The pair returned to Annemieke’s birthplace and met up with lots of long-lost relatives. Chelsea loved getting an insight into a culture that is part of her heritage. And the food was a highlight. “The Dutch really know how to do a good cheese!”
Chelsea loves cheese. She loves butter slathered onto crusty bread with maybe a sprinkling of salt. And yummy, creamy dishes. And chocolate cake – possibly for breakfast.
Joy on a plate
Food is happiness for Chelsea. She likes knowing that her recipes are being recreated in kitchens all over the country because it feels like spreading some of that happiness.
“Healthy is more than just a plate of food; it’s a lifestyle and it’s about balance,” she says. “As long as you’ve got some balance in what you’re eating and a lot of variation then healthy to me is about being able to have pudding after dinner and not worry about it because you know you’ve had some pretty good food throughout the day.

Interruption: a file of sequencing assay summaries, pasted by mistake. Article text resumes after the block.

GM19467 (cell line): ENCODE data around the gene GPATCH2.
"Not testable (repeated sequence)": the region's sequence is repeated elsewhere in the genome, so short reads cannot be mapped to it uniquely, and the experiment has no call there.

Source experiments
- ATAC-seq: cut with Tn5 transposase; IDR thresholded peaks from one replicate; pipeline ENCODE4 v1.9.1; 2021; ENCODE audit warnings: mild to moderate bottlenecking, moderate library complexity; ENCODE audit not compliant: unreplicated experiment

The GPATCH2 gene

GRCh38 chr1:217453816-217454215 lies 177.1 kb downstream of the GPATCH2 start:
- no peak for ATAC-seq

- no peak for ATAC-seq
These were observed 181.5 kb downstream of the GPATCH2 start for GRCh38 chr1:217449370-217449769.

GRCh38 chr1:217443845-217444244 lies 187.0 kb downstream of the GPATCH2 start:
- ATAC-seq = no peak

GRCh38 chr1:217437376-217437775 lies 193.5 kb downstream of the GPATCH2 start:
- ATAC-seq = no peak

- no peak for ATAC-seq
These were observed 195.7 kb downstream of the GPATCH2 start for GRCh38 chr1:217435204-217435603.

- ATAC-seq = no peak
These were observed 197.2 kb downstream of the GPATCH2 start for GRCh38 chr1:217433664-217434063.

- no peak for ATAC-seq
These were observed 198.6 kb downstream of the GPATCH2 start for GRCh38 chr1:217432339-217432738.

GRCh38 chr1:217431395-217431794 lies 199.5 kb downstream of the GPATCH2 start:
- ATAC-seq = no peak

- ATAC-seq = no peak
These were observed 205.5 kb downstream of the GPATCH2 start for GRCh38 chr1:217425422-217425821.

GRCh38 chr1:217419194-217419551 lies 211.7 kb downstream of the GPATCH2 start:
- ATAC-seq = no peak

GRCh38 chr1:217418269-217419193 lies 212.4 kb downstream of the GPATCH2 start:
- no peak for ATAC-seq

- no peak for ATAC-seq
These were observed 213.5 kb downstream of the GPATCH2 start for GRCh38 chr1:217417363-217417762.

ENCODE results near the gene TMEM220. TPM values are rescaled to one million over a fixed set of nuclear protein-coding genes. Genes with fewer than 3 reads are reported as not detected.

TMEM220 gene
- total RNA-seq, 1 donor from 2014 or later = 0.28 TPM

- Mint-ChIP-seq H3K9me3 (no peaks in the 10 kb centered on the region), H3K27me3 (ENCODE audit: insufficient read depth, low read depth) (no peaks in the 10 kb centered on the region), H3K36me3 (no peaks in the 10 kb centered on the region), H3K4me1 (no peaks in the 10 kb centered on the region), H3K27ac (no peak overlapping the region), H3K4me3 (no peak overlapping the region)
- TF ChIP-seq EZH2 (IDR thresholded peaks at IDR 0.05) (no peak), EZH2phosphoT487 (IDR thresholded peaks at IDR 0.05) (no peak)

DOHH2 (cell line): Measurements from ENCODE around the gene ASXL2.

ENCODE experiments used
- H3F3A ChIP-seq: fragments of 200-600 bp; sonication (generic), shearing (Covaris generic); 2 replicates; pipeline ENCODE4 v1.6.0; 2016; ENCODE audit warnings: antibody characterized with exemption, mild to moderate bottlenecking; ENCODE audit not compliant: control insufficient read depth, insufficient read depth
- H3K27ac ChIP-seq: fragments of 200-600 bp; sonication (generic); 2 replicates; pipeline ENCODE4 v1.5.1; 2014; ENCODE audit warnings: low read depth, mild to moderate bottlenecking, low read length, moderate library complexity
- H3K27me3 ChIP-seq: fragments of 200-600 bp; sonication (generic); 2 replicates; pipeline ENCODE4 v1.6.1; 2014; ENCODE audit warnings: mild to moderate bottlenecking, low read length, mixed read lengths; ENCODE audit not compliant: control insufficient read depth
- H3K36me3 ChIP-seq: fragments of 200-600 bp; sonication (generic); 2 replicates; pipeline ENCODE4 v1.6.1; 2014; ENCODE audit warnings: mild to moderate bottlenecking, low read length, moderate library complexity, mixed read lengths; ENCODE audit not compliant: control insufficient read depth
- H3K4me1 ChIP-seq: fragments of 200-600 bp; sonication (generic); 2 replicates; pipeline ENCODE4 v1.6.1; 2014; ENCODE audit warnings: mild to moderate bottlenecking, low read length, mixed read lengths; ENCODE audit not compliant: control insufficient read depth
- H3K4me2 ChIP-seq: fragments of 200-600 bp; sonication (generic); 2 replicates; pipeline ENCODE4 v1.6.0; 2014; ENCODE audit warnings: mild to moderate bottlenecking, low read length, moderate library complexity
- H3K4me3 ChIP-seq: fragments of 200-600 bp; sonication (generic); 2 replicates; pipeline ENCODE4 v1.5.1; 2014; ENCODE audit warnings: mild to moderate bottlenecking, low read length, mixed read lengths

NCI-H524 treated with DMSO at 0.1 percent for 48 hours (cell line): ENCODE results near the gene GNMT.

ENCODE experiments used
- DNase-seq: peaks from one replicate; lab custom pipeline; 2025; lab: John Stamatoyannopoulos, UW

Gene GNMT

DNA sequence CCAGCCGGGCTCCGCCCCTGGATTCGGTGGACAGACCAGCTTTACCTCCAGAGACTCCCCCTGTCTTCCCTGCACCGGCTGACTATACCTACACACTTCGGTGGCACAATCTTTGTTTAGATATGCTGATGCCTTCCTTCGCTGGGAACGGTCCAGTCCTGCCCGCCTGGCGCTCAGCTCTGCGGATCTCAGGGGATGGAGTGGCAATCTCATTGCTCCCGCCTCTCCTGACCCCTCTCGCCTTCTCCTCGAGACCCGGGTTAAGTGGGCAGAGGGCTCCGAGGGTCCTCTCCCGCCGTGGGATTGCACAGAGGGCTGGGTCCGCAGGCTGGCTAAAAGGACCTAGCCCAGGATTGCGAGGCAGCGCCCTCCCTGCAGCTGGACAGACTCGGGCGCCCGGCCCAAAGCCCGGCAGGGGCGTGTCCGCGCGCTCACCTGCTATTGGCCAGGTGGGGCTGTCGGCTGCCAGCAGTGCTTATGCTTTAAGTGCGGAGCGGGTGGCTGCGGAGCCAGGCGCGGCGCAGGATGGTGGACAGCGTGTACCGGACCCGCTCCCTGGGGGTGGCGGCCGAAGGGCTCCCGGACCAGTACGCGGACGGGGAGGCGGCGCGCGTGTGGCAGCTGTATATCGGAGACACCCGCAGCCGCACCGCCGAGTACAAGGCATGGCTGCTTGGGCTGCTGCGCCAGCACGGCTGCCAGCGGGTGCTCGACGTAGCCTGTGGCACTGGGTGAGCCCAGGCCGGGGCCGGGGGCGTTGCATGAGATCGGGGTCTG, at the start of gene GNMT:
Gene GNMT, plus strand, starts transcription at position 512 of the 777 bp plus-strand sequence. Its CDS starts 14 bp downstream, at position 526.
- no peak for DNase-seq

“That is the ideal – not looking at every ingredient and worrying about whether it’s healthy because that’s when you start to freak out. It’s been a long, long time since I’ve freaked out about food. Now it’s my very good friend and I love it dearly.”
‘Pretty much as soon as the holiday season starts we’re at the beach’
Eat by Chelsea Winter, Penguin Random House, $49.99.